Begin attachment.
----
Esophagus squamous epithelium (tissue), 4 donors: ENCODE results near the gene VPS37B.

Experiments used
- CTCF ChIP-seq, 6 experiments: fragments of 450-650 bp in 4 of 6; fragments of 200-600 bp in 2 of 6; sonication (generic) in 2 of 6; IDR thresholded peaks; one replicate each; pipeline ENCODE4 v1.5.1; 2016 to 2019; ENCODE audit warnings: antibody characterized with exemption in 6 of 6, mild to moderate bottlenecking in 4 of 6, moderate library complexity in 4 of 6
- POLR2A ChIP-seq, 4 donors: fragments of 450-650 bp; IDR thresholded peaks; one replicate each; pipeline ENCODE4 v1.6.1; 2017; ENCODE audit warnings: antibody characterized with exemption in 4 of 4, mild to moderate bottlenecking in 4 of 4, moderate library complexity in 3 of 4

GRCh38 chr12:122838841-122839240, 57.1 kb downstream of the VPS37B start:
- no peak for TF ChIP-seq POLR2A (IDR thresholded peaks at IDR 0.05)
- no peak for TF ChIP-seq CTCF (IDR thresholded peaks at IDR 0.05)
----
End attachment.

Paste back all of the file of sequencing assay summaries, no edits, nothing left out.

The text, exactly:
Esophagus squamous epithelium (tissue), 4 donors: ENCODE results near the gene VPS37B.

Experiments used
- CTCF ChIP-seq, 6 experiments: fragments of 450-650 bp in 4 of 6; fragments of 200-600 bp in 2 of 6; sonication (generic) in 2 of 6; IDR thresholded peaks; one replicate each; pipeline ENCODE4 v1.5.1; 2016 to 2019; ENCODE audit warnings: antibody characterized with exemption in 6 of 6, mild to moderate bottlenecking in 4 of 6, moderate library complexity in 4 of 6
- POLR2A ChIP-seq, 4 donors: fragments of 450-650 bp; IDR thresholded peaks; one replicate each; pipeline ENCODE4 v1.6.1; 2017; ENCODE audit warnings: antibody characterized with exemption in 4 of 4, mild to moderate bottlenecking in 4 of 4, moderate library complexity in 3 of 4

GRCh38 chr12:122838841-122839240, 57.1 kb downstream of the VPS37B start:
- no peak for TF ChIP-seq POLR2A (IDR thresholded peaks at IDR 0.05)
- no peak for TF ChIP-seq CTCF (IDR thresholded peaks at IDR 0.05)